Under Google, Alphabet will report the results of its main Internet and related businesses such as search, ads, maps, YouTube, Android, Chrome and Google Play, and hardware products such as Chromecast, Chromebooks and Nexus, as well as its virtual reality offerings.
"Other Bets" will detail Alphabet's other businesses including Access/Google Fiber, Calico, Nest, Verily (formerly known as Google Life Sciences), GV (once known as Google Ventures), Google Capital and X, better known as Google X.
Alphabet said there would be no changes to its consolidated financial reporting but some changes would be made to how it breaks out revenue.
Investors and analysts had praised the move to the Alphabet structure as a shift towards greater transparency and fiscal discipline when it was announced in August.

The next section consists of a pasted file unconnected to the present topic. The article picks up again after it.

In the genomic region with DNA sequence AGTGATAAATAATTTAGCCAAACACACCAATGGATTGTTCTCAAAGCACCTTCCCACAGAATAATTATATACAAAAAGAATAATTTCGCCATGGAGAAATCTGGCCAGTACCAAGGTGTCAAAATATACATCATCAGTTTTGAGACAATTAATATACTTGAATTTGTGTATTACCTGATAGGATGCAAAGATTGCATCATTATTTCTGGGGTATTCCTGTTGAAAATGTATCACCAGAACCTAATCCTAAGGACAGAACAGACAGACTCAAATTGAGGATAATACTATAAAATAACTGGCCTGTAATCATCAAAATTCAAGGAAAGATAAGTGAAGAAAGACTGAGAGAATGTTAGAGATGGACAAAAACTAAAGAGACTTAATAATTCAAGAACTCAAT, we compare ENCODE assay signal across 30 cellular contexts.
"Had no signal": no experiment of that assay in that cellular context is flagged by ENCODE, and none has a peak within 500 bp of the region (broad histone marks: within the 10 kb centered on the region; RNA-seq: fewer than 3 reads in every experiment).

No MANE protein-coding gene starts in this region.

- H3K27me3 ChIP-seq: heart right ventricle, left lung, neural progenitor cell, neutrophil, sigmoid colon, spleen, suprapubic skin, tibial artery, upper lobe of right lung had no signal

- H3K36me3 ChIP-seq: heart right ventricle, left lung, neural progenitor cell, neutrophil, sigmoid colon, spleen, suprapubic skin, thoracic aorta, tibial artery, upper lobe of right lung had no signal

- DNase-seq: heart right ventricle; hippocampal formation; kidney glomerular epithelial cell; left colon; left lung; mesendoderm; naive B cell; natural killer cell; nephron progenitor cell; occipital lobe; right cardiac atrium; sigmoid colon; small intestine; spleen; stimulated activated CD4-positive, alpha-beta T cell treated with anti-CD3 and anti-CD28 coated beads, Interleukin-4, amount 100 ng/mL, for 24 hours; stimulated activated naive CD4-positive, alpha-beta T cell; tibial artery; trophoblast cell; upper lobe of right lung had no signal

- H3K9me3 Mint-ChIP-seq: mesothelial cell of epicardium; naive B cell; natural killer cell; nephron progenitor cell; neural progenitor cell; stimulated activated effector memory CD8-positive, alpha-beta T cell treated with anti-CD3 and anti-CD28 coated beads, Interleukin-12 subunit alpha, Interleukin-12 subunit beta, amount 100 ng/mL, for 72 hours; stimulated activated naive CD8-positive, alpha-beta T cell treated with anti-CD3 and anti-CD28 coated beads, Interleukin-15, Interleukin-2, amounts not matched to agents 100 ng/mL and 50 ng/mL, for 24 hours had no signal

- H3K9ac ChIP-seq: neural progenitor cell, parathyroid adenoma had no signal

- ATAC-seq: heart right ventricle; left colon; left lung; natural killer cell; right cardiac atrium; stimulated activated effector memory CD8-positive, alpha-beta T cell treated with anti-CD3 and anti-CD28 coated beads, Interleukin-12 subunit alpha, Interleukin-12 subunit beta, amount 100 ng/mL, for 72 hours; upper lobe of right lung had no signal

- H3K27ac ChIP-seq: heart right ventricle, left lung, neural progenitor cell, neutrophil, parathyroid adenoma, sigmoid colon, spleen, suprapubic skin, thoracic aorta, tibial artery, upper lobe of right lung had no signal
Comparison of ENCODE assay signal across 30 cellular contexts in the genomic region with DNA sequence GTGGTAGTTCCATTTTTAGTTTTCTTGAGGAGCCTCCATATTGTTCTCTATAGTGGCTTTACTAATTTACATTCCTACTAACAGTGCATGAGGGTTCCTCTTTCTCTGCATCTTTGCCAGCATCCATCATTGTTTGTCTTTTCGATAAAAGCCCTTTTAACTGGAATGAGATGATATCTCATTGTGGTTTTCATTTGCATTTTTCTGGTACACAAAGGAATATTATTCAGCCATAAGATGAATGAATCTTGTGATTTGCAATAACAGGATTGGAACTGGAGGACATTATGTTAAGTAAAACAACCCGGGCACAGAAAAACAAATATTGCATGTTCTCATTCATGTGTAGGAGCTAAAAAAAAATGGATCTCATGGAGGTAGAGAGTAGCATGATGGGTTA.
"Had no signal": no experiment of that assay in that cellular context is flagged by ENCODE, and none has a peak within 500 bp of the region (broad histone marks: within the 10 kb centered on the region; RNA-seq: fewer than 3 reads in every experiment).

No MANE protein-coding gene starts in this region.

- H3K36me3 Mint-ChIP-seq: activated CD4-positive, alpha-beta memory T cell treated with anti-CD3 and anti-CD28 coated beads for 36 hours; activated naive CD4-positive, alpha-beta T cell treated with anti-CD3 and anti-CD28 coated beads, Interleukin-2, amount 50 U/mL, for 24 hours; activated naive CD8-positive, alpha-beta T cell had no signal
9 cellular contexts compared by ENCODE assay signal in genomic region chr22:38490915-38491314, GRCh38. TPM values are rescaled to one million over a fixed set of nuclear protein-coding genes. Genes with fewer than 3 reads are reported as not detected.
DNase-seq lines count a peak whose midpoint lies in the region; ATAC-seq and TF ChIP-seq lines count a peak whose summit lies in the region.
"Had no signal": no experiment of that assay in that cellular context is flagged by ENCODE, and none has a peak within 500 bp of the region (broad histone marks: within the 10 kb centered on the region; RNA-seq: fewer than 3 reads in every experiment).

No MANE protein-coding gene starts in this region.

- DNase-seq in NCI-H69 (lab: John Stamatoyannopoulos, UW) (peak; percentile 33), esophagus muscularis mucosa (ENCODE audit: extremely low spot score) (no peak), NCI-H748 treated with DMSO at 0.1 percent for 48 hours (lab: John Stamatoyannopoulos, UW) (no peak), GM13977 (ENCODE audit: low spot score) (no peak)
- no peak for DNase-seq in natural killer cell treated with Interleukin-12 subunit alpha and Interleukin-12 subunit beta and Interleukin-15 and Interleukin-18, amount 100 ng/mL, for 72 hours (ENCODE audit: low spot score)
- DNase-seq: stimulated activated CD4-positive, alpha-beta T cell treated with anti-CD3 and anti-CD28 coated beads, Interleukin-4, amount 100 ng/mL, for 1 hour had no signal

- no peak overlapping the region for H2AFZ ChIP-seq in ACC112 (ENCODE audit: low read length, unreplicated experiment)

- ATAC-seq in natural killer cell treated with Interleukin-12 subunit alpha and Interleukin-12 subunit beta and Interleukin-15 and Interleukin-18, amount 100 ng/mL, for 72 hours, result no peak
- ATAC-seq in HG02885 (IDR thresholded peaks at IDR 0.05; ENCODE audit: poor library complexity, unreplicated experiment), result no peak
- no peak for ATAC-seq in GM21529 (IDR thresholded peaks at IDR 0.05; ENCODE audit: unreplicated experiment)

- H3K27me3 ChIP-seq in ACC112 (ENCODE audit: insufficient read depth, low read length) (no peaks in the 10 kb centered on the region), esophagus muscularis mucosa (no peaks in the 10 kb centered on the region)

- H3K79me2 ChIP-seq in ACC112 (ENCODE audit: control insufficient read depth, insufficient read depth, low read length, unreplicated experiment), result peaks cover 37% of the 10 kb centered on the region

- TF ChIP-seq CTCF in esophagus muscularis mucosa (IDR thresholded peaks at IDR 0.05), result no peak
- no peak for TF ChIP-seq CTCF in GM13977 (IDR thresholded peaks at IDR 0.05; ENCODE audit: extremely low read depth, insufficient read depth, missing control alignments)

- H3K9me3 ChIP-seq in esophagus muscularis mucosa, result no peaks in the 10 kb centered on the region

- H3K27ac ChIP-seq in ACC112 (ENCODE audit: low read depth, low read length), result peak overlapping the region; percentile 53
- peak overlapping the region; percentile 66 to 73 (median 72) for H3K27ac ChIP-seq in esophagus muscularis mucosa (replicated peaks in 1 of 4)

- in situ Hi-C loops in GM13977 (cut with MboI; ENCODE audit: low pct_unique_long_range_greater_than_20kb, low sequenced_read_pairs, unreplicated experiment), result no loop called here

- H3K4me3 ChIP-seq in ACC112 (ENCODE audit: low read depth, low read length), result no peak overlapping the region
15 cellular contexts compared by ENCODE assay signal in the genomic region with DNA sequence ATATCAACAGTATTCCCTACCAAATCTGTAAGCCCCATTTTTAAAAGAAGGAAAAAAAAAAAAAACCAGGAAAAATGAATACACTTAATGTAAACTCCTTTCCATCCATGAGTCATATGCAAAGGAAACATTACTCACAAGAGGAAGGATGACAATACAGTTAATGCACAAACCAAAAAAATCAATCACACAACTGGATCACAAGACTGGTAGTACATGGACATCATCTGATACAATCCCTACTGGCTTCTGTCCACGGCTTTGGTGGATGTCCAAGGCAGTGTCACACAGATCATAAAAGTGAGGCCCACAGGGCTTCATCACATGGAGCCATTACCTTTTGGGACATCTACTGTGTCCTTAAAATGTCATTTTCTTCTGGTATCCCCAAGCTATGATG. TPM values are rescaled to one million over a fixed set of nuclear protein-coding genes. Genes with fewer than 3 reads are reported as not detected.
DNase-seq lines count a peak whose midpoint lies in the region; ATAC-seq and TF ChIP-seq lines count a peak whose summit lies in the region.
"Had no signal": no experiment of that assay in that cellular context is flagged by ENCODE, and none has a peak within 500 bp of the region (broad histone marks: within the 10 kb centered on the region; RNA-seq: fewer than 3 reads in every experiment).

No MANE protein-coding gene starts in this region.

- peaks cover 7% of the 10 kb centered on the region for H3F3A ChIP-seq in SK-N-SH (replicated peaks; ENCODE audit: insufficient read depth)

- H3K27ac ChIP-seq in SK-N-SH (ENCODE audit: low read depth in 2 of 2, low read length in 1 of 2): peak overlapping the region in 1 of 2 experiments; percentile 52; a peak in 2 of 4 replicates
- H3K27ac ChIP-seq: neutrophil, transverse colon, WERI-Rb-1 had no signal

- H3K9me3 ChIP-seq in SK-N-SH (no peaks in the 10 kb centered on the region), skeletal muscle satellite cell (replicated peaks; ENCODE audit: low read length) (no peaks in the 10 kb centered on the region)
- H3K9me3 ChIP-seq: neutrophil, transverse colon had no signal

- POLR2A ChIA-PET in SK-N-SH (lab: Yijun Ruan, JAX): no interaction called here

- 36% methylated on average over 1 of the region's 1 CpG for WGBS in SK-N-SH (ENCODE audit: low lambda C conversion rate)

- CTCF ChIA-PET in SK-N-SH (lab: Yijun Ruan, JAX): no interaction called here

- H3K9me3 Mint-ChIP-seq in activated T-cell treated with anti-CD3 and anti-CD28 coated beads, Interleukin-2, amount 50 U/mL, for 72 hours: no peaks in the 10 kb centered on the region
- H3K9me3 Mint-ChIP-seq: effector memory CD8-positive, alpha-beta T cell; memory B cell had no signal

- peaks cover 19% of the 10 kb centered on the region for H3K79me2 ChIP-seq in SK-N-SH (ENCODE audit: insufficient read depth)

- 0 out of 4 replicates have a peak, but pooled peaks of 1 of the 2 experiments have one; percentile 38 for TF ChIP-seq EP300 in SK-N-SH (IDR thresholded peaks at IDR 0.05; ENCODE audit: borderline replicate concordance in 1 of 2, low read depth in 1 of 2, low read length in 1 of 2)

It will provide investors their first detailed peek into the finances of the parts of Google outside its highly profitable search engine.
In a blog post announcing the changes, Alphabet's chief executive, Larry Page, said the change allows the company to take the "long-term view" of its holdings and invest "at the scale of the opportunities and resources we see."
"Fundamentally we believe this (structure) allows us more management scale, as we can run things independently that aren't very related."
Since the Aug. 10 announcement, Alphabet's stock price has climbed almost 13 percent, closing at $748.30 on Thursday. In addition, the company is close to displacing Apple Inc as the most valuable U.S. tech company.
© Thomson Reuters 2016